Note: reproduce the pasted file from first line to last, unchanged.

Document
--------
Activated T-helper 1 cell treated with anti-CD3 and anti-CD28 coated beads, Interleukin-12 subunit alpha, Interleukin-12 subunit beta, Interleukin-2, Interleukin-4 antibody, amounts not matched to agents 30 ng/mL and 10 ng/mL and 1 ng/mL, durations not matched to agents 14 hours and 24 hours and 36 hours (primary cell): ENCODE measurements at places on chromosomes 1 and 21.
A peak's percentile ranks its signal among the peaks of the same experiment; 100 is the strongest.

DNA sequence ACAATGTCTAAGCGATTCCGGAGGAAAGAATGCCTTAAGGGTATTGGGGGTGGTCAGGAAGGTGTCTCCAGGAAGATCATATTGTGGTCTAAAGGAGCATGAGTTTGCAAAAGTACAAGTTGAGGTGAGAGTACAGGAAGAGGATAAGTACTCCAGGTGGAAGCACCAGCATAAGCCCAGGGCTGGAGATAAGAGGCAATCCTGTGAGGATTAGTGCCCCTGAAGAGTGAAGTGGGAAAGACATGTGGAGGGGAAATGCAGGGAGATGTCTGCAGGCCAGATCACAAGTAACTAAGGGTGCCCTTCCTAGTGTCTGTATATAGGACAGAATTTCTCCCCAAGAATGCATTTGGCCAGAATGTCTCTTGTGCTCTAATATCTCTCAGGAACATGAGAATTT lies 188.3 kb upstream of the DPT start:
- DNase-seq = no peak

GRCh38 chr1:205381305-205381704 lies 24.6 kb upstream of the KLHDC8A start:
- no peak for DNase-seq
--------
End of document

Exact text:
Activated T-helper 1 cell treated with anti-CD3 and anti-CD28 coated beads, Interleukin-12 subunit alpha, Interleukin-12 subunit beta, Interleukin-2, Interleukin-4 antibody, amounts not matched to agents 30 ng/mL and 10 ng/mL and 1 ng/mL, durations not matched to agents 14 hours and 24 hours and 36 hours (primary cell): ENCODE measurements at places on chromosomes 1 and 21.
A peak's percentile ranks its signal among the peaks of the same experiment; 100 is the strongest.

DNA sequence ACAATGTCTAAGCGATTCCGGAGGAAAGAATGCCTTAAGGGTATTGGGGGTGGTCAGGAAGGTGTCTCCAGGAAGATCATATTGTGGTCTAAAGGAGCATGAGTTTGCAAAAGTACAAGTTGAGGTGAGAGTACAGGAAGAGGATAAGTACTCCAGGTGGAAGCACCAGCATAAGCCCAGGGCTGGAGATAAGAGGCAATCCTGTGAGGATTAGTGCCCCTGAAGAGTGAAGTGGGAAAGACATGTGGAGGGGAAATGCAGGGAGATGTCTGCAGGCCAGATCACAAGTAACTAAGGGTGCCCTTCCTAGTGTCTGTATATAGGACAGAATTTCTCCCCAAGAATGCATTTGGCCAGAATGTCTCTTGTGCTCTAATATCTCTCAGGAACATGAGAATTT lies 188.3 kb upstream of the DPT start:
- DNase-seq = no peak

GRCh38 chr1:205381305-205381704 lies 24.6 kb upstream of the KLHDC8A start:
- no peak for DNase-seq